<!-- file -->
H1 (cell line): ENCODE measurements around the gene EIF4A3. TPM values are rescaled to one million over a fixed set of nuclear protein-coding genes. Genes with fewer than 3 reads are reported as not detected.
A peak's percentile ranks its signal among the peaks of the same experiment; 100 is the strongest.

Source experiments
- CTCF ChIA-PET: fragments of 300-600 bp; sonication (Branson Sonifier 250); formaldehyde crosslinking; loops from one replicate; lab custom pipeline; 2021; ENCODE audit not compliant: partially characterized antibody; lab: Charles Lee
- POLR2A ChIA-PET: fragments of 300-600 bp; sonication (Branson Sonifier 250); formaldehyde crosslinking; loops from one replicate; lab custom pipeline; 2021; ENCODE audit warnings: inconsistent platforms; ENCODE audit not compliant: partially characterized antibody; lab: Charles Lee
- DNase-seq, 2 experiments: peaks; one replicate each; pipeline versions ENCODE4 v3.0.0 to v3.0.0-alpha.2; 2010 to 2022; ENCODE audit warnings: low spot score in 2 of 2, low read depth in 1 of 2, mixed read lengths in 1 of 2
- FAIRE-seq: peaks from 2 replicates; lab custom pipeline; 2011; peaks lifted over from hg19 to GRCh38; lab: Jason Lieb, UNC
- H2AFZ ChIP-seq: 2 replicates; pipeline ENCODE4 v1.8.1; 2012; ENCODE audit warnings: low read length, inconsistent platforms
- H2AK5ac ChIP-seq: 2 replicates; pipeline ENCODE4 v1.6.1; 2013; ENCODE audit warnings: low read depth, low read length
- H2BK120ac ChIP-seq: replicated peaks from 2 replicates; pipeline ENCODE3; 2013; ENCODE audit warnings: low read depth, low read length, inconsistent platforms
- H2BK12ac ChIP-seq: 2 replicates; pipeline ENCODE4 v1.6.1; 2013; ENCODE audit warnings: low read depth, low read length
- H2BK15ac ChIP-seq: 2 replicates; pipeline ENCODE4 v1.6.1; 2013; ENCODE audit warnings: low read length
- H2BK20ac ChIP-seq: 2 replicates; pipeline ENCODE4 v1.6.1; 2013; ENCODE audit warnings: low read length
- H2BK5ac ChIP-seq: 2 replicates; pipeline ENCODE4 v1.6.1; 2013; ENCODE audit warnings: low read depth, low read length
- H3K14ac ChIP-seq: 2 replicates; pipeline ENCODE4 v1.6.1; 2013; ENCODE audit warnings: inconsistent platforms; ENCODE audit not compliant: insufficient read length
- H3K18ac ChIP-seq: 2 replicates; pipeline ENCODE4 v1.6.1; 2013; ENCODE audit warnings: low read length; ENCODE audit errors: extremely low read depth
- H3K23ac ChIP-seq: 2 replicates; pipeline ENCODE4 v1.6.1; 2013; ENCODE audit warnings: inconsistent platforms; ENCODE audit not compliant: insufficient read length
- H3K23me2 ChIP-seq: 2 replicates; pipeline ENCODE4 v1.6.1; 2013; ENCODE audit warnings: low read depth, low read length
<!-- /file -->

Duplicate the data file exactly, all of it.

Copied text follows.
H1 (cell line): ENCODE measurements around the gene EIF4A3. TPM values are rescaled to one million over a fixed set of nuclear protein-coding genes. Genes with fewer than 3 reads are reported as not detected.
A peak's percentile ranks its signal among the peaks of the same experiment; 100 is the strongest.

Source experiments
- CTCF ChIA-PET: fragments of 300-600 bp; sonication (Branson Sonifier 250); formaldehyde crosslinking; loops from one replicate; lab custom pipeline; 2021; ENCODE audit not compliant: partially characterized antibody; lab: Charles Lee
- POLR2A ChIA-PET: fragments of 300-600 bp; sonication (Branson Sonifier 250); formaldehyde crosslinking; loops from one replicate; lab custom pipeline; 2021; ENCODE audit warnings: inconsistent platforms; ENCODE audit not compliant: partially characterized antibody; lab: Charles Lee
- DNase-seq, 2 experiments: peaks; one replicate each; pipeline versions ENCODE4 v3.0.0 to v3.0.0-alpha.2; 2010 to 2022; ENCODE audit warnings: low spot score in 2 of 2, low read depth in 1 of 2, mixed read lengths in 1 of 2
- FAIRE-seq: peaks from 2 replicates; lab custom pipeline; 2011; peaks lifted over from hg19 to GRCh38; lab: Jason Lieb, UNC
- H2AFZ ChIP-seq: 2 replicates; pipeline ENCODE4 v1.8.1; 2012; ENCODE audit warnings: low read length, inconsistent platforms
- H2AK5ac ChIP-seq: 2 replicates; pipeline ENCODE4 v1.6.1; 2013; ENCODE audit warnings: low read depth, low read length
- H2BK120ac ChIP-seq: replicated peaks from 2 replicates; pipeline ENCODE3; 2013; ENCODE audit warnings: low read depth, low read length, inconsistent platforms
- H2BK12ac ChIP-seq: 2 replicates; pipeline ENCODE4 v1.6.1; 2013; ENCODE audit warnings: low read depth, low read length
- H2BK15ac ChIP-seq: 2 replicates; pipeline ENCODE4 v1.6.1; 2013; ENCODE audit warnings: low read length
- H2BK20ac ChIP-seq: 2 replicates; pipeline ENCODE4 v1.6.1; 2013; ENCODE audit warnings: low read length
- H2BK5ac ChIP-seq: 2 replicates; pipeline ENCODE4 v1.6.1; 2013; ENCODE audit warnings: low read depth, low read length
- H3K14ac ChIP-seq: 2 replicates; pipeline ENCODE4 v1.6.1; 2013; ENCODE audit warnings: inconsistent platforms; ENCODE audit not compliant: insufficient read length
- H3K18ac ChIP-seq: 2 replicates; pipeline ENCODE4 v1.6.1; 2013; ENCODE audit warnings: low read length; ENCODE audit errors: extremely low read depth
- H3K23ac ChIP-seq: 2 replicates; pipeline ENCODE4 v1.6.1; 2013; ENCODE audit warnings: inconsistent platforms; ENCODE audit not compliant: insufficient read length
- H3K23me2 ChIP-seq: 2 replicates; pipeline ENCODE4 v1.6.1; 2013; ENCODE audit warnings: low read depth, low read length